(0.5, 0.5) kernel, it will give us a two-element moving average. To test
that, let’s do a simple experiment.

4. Computing moving average with data.table

Among its many features, data.table offers a set of ‘fast’ functions
(with names prefixed with f). One example of this great stuff is a
frollmean
functions, which computes moving average. We use a standard head
function as well, to limit the output. What is worth to mention is that
a NA appeared in the first row. It’s because we can’t compute moving
avearge for the first element if we haven’t added any padding on the
beginning of the array; moreover, frollmean keeps the input’s length,
so the first element has no value.

ts <- shampoo$Sales

ts %>% 
  frollmean(2) %>% 
  head(10)

##  [1]     NA 205.95 164.50 151.20 149.80 174.40 200.15 228.15 208.65 157.85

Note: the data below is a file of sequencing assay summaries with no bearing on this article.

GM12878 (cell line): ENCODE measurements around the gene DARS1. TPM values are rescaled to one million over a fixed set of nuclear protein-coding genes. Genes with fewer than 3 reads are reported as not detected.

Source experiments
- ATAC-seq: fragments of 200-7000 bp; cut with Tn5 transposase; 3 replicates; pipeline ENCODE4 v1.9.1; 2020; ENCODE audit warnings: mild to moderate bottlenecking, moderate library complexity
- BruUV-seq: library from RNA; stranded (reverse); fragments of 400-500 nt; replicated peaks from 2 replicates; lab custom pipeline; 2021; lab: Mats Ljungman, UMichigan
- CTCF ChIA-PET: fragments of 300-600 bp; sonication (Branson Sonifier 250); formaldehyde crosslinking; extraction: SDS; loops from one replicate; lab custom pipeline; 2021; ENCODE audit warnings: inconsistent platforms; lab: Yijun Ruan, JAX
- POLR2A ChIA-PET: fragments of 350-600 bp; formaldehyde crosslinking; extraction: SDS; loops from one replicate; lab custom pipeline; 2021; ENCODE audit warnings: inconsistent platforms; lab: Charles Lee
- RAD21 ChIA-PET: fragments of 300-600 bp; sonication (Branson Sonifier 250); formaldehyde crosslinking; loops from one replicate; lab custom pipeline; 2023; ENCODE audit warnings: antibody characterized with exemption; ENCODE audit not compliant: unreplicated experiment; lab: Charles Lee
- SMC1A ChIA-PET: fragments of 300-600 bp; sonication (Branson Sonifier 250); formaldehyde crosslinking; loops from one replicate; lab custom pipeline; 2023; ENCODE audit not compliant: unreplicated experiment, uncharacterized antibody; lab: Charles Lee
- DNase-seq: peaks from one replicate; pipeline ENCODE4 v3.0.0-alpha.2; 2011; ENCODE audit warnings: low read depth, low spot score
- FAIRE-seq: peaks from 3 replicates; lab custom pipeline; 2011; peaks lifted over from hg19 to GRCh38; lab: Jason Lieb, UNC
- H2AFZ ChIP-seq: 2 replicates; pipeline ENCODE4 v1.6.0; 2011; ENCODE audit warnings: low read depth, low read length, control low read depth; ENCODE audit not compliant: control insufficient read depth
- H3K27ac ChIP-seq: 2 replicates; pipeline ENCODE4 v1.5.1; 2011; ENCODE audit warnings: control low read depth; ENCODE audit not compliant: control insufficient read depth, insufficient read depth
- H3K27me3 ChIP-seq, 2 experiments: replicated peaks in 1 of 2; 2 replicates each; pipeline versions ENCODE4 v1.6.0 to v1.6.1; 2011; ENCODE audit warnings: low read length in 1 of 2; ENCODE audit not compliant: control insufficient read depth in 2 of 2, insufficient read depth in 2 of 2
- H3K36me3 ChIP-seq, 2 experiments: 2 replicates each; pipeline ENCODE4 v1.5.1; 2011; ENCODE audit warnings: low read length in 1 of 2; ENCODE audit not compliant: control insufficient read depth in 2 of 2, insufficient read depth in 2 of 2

5. Computing moving average with torch

Now, let’s reproduce this result using 1-dimensional convolution from
torch.

ts_tensor <- torch_tensor(ts)$reshape(c(1, 1, -1))

Let’s stop here for a moment. If you are not familiar with deep learning
frameworks, you would be quite confused because of this reshape
operation. What did we do above? We created a 3-dimensional tensor;
each number in reshape function describes respectively:

  1. number of samples
  2. number of channels
  3. length of time series

Meaning of this values requires some explanation.

  1. Number of samples is the number of time series we are working
    on. As we want to perform computations for one time series only, the
    value must equal one.
  2. Number of channels is is the number of features or
    (independent) variables. We don’t have any parallel variables
    containing information about, say, temperature or population. It’s
    clear that this value must equal one too.
  3. Length of time series. Accordingly to torch tensor reshaping
    convention, minus one means infer value for this dimension. If
    one-dimensional time series length has 36 elements, after reshaping
    it to three-dimensional tensor with number_of_samples = 1 and
    number_of_channels = 1, the last value will be equal to 36.